Moreover, the questions are being asked from hitherto unexplored areas, which have made the preparation more difficult and time consuming given the vastness of the subject history. It makes us clear on a fact that over-dependence on History may prove to be fatal for non-history background students in the future.
Within 'Indian History', most of the questions have been asked from the Modern History section, particularly from the period between 1857 to 1947, i.e. the 1857 uprising, social reform movements, British reforms in civil administration and the other fields, Governor Generals and Nationalist Movement under the Congress are some examples.
In Ancient India, the Vedic Age, Mauryan Period and the Gupta Period are dominating topics and one can always expect a question in both prelims and mains.
In Medieval India, though, Marathas, Vijaynagar and Bahmani kingdoms are getting more weightage since 2001 apart from topics such as Sultanate and Mughal period but the level of history questions in GS is often similar to that of Optional Paper.
The conceptual questions are mainly asked from the socio-economic sphere. Such questions are more often asked from Modern India. Ancient and Medieval parts are generally factual.
There is no particular source from where the questions have been asked and one must try to cover the complete syllabus comprehensively. The history part of the syllabus can be covered from:
The Syllabus of Geography is subdivided into World Geography, Indian Geography and General Geography including maps. The majority of the questions in UPSC prelims i.e almost around 70 percent of the questions on geography are asked from Indian Geography.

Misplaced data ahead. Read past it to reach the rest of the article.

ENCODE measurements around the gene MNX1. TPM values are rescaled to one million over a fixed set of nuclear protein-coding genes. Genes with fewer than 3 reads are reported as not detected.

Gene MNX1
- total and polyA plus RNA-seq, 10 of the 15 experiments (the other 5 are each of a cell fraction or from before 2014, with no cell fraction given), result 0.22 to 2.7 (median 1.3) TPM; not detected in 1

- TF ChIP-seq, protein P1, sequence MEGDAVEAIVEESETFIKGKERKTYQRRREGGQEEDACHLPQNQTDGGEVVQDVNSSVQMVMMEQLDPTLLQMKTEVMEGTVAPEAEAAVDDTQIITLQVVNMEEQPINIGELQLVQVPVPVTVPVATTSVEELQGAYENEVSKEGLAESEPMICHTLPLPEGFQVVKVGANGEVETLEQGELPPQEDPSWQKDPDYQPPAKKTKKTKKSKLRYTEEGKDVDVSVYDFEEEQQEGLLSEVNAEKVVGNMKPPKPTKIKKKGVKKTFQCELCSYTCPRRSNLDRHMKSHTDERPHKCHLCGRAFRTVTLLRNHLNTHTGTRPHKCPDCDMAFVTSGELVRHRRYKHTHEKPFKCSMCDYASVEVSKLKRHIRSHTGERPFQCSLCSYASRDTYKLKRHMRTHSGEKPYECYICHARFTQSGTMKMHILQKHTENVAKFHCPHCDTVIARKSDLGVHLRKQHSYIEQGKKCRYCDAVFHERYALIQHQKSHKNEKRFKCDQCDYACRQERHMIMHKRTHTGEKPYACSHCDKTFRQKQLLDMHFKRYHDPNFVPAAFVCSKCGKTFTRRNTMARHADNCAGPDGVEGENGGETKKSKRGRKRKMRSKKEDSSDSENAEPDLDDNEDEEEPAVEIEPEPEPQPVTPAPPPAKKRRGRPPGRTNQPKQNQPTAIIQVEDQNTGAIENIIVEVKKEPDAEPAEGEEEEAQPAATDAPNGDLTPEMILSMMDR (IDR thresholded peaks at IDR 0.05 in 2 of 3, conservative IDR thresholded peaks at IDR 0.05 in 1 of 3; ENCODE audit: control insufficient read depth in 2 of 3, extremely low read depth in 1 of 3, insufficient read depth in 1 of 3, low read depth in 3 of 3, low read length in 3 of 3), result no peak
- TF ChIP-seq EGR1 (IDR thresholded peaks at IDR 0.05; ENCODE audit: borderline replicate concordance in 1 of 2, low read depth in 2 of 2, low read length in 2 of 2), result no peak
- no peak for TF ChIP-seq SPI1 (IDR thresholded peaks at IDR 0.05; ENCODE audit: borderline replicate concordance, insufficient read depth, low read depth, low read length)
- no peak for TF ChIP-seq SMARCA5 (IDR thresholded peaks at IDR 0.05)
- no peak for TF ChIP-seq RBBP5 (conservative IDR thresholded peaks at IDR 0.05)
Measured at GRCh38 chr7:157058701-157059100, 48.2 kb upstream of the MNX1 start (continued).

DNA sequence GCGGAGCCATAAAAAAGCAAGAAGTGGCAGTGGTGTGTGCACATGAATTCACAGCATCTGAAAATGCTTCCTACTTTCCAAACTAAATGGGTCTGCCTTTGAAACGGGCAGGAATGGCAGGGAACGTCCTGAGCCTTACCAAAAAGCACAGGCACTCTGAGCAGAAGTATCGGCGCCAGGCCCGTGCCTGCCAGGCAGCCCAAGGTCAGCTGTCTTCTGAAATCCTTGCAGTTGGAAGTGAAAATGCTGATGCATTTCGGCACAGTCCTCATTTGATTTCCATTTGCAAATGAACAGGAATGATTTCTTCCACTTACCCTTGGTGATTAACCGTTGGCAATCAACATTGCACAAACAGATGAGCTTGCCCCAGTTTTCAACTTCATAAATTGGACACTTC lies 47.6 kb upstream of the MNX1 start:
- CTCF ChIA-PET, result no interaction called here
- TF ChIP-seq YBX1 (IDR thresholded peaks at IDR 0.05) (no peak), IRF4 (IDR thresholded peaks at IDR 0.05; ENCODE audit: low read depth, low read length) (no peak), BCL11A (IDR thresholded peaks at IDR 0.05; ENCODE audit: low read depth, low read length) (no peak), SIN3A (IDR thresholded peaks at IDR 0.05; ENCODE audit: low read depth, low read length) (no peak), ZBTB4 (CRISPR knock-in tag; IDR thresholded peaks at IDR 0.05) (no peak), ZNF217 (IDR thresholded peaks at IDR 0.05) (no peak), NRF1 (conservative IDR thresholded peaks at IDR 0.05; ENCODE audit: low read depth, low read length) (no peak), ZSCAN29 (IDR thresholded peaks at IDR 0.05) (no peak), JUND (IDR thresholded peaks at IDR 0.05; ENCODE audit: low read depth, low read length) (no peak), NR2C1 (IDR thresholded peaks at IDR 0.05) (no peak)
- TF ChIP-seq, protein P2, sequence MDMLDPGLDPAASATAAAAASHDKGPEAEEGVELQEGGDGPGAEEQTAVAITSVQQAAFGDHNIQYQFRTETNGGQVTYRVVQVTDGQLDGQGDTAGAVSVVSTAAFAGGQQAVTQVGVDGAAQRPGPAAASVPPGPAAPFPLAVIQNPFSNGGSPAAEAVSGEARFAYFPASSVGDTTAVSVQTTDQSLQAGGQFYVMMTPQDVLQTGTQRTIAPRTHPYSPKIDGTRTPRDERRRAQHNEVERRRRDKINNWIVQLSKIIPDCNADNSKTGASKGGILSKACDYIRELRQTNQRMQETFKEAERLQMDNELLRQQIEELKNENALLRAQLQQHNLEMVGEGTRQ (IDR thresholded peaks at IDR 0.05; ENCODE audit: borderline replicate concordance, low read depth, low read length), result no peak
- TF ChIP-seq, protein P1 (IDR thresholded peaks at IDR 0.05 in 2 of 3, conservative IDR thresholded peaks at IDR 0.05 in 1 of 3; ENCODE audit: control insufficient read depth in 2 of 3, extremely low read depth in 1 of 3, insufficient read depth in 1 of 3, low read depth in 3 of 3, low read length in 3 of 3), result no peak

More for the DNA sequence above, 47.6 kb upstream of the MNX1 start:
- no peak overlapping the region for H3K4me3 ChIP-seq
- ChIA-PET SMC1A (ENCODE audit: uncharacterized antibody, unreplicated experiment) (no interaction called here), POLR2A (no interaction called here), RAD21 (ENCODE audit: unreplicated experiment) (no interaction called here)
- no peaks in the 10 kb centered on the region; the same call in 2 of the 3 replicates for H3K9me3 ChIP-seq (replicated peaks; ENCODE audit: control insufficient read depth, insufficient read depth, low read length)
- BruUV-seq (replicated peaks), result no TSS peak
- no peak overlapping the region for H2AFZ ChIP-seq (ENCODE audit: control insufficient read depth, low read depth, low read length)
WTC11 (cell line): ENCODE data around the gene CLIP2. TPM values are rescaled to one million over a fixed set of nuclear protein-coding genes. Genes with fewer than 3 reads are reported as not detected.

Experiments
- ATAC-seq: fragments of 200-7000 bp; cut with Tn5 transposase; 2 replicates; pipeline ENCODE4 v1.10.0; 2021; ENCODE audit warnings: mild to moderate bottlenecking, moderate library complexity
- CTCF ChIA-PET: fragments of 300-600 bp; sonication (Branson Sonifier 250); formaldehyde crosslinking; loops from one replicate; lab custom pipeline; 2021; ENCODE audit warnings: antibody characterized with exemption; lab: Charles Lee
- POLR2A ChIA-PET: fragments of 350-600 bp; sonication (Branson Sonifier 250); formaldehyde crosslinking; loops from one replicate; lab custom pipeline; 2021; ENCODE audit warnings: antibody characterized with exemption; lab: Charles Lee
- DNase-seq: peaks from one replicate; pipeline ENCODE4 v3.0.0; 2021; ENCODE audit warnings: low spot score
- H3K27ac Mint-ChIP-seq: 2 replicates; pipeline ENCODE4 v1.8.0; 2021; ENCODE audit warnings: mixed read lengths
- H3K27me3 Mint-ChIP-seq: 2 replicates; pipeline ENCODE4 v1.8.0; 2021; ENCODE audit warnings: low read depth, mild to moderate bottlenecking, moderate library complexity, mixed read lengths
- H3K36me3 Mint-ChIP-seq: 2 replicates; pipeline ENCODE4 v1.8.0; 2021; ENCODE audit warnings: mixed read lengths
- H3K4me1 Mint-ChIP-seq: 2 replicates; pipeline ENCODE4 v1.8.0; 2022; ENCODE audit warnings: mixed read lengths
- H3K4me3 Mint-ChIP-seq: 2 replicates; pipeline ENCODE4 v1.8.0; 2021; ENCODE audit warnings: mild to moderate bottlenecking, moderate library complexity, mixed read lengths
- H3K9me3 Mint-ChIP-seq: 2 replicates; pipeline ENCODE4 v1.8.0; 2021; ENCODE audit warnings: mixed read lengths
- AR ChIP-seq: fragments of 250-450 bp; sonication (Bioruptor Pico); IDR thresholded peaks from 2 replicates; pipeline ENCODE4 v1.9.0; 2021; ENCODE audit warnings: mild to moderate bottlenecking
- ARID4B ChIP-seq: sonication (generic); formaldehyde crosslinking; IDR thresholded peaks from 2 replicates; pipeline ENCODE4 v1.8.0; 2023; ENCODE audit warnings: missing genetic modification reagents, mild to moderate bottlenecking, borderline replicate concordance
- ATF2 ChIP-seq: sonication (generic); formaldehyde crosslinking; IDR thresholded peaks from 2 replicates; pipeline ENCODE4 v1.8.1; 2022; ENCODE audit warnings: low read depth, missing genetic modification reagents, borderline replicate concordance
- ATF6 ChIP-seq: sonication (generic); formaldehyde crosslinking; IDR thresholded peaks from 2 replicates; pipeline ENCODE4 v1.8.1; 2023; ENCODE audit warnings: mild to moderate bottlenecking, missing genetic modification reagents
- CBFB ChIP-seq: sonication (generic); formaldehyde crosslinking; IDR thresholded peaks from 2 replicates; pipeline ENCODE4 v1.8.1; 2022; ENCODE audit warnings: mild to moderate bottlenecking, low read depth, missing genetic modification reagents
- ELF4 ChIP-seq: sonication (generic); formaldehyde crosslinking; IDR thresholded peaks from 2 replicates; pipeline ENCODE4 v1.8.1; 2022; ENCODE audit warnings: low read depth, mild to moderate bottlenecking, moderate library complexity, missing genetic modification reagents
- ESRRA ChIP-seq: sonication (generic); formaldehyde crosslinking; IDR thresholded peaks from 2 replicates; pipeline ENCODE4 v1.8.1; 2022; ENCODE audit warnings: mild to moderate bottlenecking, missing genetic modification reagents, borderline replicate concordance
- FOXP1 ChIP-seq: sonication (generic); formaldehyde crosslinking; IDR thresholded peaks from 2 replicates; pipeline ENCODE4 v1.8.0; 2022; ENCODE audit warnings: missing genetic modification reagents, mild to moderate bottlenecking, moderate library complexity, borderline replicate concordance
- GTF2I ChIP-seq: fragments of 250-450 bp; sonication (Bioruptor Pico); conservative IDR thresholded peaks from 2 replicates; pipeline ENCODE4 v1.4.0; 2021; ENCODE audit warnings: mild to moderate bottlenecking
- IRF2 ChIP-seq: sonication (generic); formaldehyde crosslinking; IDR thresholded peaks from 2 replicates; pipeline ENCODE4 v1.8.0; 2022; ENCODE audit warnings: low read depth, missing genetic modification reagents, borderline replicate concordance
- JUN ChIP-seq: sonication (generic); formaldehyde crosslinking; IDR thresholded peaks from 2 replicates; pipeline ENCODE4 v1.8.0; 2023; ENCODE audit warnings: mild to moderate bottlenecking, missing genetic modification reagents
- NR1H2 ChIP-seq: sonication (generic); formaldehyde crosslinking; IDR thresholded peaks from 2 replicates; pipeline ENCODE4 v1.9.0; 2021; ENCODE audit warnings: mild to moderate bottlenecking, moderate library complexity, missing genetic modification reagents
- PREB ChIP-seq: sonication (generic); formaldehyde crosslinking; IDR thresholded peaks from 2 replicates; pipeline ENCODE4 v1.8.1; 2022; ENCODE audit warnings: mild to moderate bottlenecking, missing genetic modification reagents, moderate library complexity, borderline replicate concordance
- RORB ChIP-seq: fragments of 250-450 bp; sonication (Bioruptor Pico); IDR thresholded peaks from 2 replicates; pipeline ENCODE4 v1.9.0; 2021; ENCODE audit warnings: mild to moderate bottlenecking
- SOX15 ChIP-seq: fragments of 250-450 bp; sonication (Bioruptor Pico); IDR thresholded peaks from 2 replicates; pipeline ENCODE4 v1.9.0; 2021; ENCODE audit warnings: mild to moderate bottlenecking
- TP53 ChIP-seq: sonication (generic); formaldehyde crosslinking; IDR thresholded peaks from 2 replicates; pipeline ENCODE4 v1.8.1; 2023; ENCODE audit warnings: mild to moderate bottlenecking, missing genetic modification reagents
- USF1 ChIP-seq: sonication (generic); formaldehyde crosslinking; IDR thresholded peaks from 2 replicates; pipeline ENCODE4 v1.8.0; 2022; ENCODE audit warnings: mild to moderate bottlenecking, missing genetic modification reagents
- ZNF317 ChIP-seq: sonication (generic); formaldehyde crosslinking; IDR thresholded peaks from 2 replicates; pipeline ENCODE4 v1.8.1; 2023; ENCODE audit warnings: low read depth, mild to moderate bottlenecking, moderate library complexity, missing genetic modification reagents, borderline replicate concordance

A thorough understanding of the physical aspects of India with a proper clarity of locations is required in 'Indian Geography'. This would also help a candidate in topics such as economic as well as the human aspects of Indian Geography.
In Physical and General Geography, the emphasis should be on conceptual aspects.
In World Geography, the emphasis is more on current developments, which can be covered by map reading while going through the newspaper.
Though no one can expect the type of questions that will be asked in upcoming exams, Indian Geography will continue to be an important part of the preparation on the subject. The beauty of Geography lies in the fact that it can be mastered with the least effort.
Sources: A proper preparation of NCERT textbooks on Geography (from 6th to 12th) along with Goh Cheng Leong and regular study of Atlas are more than sufficient. One can also refer to the Geography of Majid Husain.
In Economics, most of the questions are from Macroeconomics and a greater part of it deals with the Indian Economy but still one has to keep abreast of International Economics which impacts India one way or the other.
The majority of questions from the Indian Economy are from Industry, Agricultural sector, Money and Banking, Public Finance and Reforms, Economic Survey and Budget.
The global economic situation and its impact on the Indian Economy, External Sector and Important International Organizations are some other important topics that should be given attention.